E-commerce giant, Amazon, is set to pay a record-breaking $887 million fine for violations of the GDPR or General Data Protection Regulation, the European Union’s privacy law. The GDPR aims to control how digital platforms use consumer data. It also seeks to regulates data breaches.
The EU imposed the fine on July 16 and subsequently disclosed in a financial filing. In the three years that the law has existed, the fine is the largest advertising-related decision, after Google’s $50 million fine in 2019.
European Union data privacy regulators say Amazon’s personal data processing do not align with the requirements of the GDPR. The company acknowledged an order to alter its business practices. However, it maintains the watchdog’s decision lacked merit and would seek to “defend ourselves vigorously in this matter.” Strong words if you’re the world’s leading e-commerce company.
Amazon’s European headquarters is in Luxembourg, and that’s where [ironically] the country’s data regulators imposed penalty for the violation. There’s still no official statement from the CNDP, Luxembourg’s data authority.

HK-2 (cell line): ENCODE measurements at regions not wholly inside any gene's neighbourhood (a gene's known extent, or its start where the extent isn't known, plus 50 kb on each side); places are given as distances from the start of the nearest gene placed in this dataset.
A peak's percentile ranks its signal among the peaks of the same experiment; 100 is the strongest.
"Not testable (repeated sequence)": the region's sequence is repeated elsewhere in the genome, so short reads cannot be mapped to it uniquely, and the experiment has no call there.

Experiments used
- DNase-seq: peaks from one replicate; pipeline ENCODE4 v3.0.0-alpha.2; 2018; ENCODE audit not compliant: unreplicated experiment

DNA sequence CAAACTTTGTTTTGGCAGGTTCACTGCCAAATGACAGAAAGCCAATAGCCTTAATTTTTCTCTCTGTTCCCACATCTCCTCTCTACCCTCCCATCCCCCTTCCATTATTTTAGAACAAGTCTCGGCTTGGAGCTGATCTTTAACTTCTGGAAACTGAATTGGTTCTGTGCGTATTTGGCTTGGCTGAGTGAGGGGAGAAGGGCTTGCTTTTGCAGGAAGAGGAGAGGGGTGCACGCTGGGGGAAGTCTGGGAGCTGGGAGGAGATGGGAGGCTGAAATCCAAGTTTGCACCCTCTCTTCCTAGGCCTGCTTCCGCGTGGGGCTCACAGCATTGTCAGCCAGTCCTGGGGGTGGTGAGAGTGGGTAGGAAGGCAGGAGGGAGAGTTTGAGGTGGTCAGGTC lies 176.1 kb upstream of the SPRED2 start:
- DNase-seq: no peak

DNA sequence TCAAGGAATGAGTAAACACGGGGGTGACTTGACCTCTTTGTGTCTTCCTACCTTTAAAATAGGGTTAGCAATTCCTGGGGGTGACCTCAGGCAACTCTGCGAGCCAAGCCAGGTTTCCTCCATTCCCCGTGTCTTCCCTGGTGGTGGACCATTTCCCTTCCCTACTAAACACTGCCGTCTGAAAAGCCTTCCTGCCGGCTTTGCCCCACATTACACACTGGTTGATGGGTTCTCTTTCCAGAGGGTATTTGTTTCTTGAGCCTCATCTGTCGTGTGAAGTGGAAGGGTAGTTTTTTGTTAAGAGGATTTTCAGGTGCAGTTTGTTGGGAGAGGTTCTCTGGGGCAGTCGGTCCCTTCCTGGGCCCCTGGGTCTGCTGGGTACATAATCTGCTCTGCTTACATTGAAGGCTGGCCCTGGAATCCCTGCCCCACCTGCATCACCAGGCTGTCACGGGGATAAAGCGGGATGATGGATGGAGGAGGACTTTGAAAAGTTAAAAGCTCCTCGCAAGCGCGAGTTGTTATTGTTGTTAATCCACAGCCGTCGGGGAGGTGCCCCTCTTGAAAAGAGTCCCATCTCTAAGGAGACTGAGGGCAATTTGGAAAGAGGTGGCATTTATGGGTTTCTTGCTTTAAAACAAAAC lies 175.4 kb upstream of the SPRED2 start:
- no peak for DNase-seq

Regulatory fines are quite the norm in the EU and US. However, this case fortifies the position of European regulators on [seemingly inevitably] controversial practices of Big Tech companies. EU and UK officials continue to probe the business practices of companies such as Google, Facebook, Apple, and Amazon in the face of allegations of abusing consumer privacy or harming competition.
Amazon maintains there’s not been any leak or exposure of customer information. In the same vein, it reiterates its commitment to securing customer information and trust. But, European Union privacy law prescribes penalties of up to 20 million Euros or 4 percent of a company’s global revenue, whichever is higher.
Fresh off his record-setting space flight, Jeff Bezos will have to deal with this latest roadblock in down-to-earth fashion.